The way I conceptualize my consciousness is as a community. The characters in that community have influence over various aspects of my consciousness. They make it easy to visualize. It’s not like exclusive job positions or anything absolute like that. It’s less something I created and more something I realized I can do. The actual assembly takes orders from somewhere lower. I can make conscious associations with the things in my subconscious. I can’t dictate what’s in my subconscious.

I operate off of aesthetics. They are something personal and important to me. I suspect that’s true for everyone, but I find I prioritize it more than other people do. If something is important to me I have visual representations of it on the back of my mind. I can pull those representations up into conscious focus. Doing that makes it easy to rank my priorities for how I act. Real people are inadequate for those representations. Associations I create consciously are only ever as valuable as they are accurate. They need to be representations of what’s already there.

Remember my earlier live and let live idiom? I’m going to use it to make an example of using character perspective. It looks different from each perspective.

Welcome to the mind of an analytical introvert. I’m only going to explain small pieces so try not to get lost in the maze. Feel free to ask questions if you do.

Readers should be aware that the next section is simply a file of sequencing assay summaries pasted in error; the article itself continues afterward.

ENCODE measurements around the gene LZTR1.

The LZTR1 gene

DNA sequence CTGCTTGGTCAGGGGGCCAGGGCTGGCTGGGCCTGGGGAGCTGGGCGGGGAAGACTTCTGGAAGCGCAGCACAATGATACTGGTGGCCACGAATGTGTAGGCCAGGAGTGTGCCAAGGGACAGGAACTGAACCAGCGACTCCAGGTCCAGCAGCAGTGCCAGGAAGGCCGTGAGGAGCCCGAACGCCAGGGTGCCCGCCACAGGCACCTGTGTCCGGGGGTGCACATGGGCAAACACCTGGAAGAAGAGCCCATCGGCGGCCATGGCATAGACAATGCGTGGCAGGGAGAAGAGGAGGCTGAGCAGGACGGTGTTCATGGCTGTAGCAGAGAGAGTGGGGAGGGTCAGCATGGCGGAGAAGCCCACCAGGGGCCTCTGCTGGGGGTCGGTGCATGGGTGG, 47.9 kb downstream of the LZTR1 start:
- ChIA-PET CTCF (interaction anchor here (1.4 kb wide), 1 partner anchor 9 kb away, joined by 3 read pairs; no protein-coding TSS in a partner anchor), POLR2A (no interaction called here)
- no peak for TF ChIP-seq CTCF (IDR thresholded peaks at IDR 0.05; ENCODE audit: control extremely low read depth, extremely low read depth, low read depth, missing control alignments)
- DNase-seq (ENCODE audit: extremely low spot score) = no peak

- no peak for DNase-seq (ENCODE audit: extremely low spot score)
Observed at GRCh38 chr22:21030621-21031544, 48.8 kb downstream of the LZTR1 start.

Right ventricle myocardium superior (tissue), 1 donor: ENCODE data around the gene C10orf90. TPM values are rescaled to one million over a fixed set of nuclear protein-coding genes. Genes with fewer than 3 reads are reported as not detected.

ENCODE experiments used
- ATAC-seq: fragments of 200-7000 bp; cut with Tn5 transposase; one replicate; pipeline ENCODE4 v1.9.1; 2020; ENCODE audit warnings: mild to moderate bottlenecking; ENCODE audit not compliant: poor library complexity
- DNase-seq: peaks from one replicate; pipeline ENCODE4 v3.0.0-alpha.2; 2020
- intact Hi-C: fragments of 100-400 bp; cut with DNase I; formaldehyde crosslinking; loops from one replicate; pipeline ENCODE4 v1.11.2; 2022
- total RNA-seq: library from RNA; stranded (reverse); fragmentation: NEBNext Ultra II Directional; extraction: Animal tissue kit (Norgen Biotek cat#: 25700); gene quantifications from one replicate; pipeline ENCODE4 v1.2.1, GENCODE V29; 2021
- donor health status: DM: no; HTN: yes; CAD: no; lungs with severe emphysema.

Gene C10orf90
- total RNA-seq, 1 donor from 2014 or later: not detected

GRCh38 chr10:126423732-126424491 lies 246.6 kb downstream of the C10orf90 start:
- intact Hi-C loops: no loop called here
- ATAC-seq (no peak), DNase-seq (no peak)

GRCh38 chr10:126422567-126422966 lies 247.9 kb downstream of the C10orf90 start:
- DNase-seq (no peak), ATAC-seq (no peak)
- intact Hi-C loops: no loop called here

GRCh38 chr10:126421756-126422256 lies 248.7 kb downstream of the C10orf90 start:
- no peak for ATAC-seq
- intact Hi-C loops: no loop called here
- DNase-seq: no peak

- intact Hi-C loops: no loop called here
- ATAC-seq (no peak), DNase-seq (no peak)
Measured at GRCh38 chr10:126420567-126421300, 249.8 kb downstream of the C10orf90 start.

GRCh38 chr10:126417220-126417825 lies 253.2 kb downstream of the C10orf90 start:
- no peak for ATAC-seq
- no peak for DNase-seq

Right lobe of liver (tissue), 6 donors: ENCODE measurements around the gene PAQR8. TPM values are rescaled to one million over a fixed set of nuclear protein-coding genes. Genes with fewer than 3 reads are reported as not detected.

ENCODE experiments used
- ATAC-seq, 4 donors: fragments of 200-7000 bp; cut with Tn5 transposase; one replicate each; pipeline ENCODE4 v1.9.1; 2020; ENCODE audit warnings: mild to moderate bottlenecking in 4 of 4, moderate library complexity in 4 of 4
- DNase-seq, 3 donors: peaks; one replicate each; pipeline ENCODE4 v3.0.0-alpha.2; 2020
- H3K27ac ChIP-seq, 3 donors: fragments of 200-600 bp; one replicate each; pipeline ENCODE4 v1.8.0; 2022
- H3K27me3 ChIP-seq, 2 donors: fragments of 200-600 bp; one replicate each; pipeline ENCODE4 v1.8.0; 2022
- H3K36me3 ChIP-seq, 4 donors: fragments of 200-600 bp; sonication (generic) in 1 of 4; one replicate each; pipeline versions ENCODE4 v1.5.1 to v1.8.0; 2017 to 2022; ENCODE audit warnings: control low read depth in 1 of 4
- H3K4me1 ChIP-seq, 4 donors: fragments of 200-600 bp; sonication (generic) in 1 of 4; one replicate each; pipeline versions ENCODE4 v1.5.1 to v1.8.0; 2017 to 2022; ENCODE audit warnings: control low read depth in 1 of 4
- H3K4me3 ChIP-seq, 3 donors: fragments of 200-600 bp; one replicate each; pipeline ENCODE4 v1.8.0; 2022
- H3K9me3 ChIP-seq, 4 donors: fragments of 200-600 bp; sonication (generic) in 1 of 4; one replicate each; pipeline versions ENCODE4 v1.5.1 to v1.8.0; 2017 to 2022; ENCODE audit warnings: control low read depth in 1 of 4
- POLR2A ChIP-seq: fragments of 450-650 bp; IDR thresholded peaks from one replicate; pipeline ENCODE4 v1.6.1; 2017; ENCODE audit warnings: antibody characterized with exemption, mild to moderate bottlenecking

You can find ideas of what consciousness is in psychology. The contrast between the unconscious mind and consciousness is fascinating. Both the collective unconscious and personal unconscious are interesting to read about. For clarity I should state that I’m not a psychologist. You don’t need to be a psychologist to take up an interest in psychology. Please don’t consider me an expert. I’m not.

Let me show you what I mean. To do any of these characters justice I’d need to write a full blog post on each one. I’m even not sure if that would be enough. Please keep in mind this is a simple illustration.

Nero Claudius – Liberty

Nero is a character who talks at length about her sense of aesthetic beauty. The Emperor of the Rose. Her sense of romance, artistic expression, enthusiasm and pride are things I associate with my liberal values. When I think of things that are worth taking pride in she comes to mind.

The first and most important part of understanding Nero is that she isn’t the real Nero. The character isn’t even trying to be the real Nero. She is an alternative reality Nero who filled a similar role in life to the real Nero. Where history and myth ends and the fiction begins is an intentional vague magic of her story.

The second important piece of understanding Nero is the holy grail war. In simple terms the holy grail war is a thing where magicians summon servants. Think typical familiars, but much more powerful. They all duke it out until only one servant remains. The final servant and their master gets a wish granted by the holy grail. Nero is a summoned servant.

Nero personifies passion. She is enthusiasm and the will to live. Nothing is more offensive to her than settling for the ordinary. She aims for the extraordinary. She wears flashy clothes that shows skin in unique ways. Despite her extravagance she is more interested in commoners than nobility. Her passion is a passion for the common people of Rome.

There is a negative side to Nero. She personifies the danger and fragility of her own tyrannical application of values. It’s something she knows and recognizes as a character. Think about the historic figure she is based on. She takes responsibility for that whole mess of a person. She does it even though it’s clear it wasn’t all her doing or her intention. It was her Rome and so her responsibility.